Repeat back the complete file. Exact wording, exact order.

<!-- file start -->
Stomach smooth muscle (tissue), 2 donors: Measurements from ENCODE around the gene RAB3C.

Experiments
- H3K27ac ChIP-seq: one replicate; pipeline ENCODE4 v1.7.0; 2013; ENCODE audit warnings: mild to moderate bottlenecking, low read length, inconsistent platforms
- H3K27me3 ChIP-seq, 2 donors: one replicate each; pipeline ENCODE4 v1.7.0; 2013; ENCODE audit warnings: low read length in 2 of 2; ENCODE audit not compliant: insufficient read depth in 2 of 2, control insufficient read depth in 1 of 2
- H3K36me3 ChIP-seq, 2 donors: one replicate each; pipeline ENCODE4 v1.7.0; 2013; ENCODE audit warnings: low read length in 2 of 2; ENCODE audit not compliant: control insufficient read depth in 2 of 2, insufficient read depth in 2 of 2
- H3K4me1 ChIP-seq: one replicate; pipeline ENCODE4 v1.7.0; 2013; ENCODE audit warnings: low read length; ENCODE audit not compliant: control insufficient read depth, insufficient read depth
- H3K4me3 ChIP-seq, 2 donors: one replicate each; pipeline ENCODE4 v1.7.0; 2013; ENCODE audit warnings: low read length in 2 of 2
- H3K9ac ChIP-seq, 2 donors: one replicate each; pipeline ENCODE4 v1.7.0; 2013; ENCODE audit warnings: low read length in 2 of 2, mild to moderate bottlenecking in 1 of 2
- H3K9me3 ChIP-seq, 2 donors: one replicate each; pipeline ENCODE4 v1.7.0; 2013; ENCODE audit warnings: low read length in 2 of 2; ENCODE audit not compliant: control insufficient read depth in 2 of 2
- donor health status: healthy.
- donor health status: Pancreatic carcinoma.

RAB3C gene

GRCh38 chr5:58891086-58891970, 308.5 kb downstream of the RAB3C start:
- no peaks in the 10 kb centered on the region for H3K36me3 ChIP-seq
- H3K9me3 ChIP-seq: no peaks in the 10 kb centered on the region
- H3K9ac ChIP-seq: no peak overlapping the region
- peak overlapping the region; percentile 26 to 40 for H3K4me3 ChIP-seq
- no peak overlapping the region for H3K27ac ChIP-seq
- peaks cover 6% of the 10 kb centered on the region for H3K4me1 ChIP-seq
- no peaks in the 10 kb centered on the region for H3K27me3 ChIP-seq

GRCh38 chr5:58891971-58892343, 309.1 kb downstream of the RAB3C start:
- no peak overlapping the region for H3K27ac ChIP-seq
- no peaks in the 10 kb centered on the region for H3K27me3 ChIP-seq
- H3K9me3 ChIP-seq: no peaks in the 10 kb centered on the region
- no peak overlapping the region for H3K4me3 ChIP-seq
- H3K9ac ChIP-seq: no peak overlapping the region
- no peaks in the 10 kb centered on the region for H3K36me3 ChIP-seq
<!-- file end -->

Stomach smooth muscle (tissue), 2 donors: Measurements from ENCODE around the gene RAB3C.

Experiments
- H3K27ac ChIP-seq: one replicate; pipeline ENCODE4 v1.7.0; 2013; ENCODE audit warnings: mild to moderate bottlenecking, low read length, inconsistent platforms
- H3K27me3 ChIP-seq, 2 donors: one replicate each; pipeline ENCODE4 v1.7.0; 2013; ENCODE audit warnings: low read length in 2 of 2; ENCODE audit not compliant: insufficient read depth in 2 of 2, control insufficient read depth in 1 of 2
- H3K36me3 ChIP-seq, 2 donors: one replicate each; pipeline ENCODE4 v1.7.0; 2013; ENCODE audit warnings: low read length in 2 of 2; ENCODE audit not compliant: control insufficient read depth in 2 of 2, insufficient read depth in 2 of 2
- H3K4me1 ChIP-seq: one replicate; pipeline ENCODE4 v1.7.0; 2013; ENCODE audit warnings: low read length; ENCODE audit not compliant: control insufficient read depth, insufficient read depth
- H3K4me3 ChIP-seq, 2 donors: one replicate each; pipeline ENCODE4 v1.7.0; 2013; ENCODE audit warnings: low read length in 2 of 2
- H3K9ac ChIP-seq, 2 donors: one replicate each; pipeline ENCODE4 v1.7.0; 2013; ENCODE audit warnings: low read length in 2 of 2, mild to moderate bottlenecking in 1 of 2
- H3K9me3 ChIP-seq, 2 donors: one replicate each; pipeline ENCODE4 v1.7.0; 2013; ENCODE audit warnings: low read length in 2 of 2; ENCODE audit not compliant: control insufficient read depth in 2 of 2
- donor health status: healthy.
- donor health status: Pancreatic carcinoma.

RAB3C gene

GRCh38 chr5:58891086-58891970, 308.5 kb downstream of the RAB3C start:
- no peaks in the 10 kb centered on the region for H3K36me3 ChIP-seq
- H3K9me3 ChIP-seq: no peaks in the 10 kb centered on the region
- H3K9ac ChIP-seq: no peak overlapping the region
- peak overlapping the region; percentile 26 to 40 for H3K4me3 ChIP-seq
- no peak overlapping the region for H3K27ac ChIP-seq
- peaks cover 6% of the 10 kb centered on the region for H3K4me1 ChIP-seq
- no peaks in the 10 kb centered on the region for H3K27me3 ChIP-seq

GRCh38 chr5:58891971-58892343, 309.1 kb downstream of the RAB3C start:
- no peak overlapping the region for H3K27ac ChIP-seq
- no peaks in the 10 kb centered on the region for H3K27me3 ChIP-seq
- H3K9me3 ChIP-seq: no peaks in the 10 kb centered on the region
- no peak overlapping the region for H3K4me3 ChIP-seq
- H3K9ac ChIP-seq: no peak overlapping the region
- no peaks in the 10 kb centered on the region for H3K36me3 ChIP-seq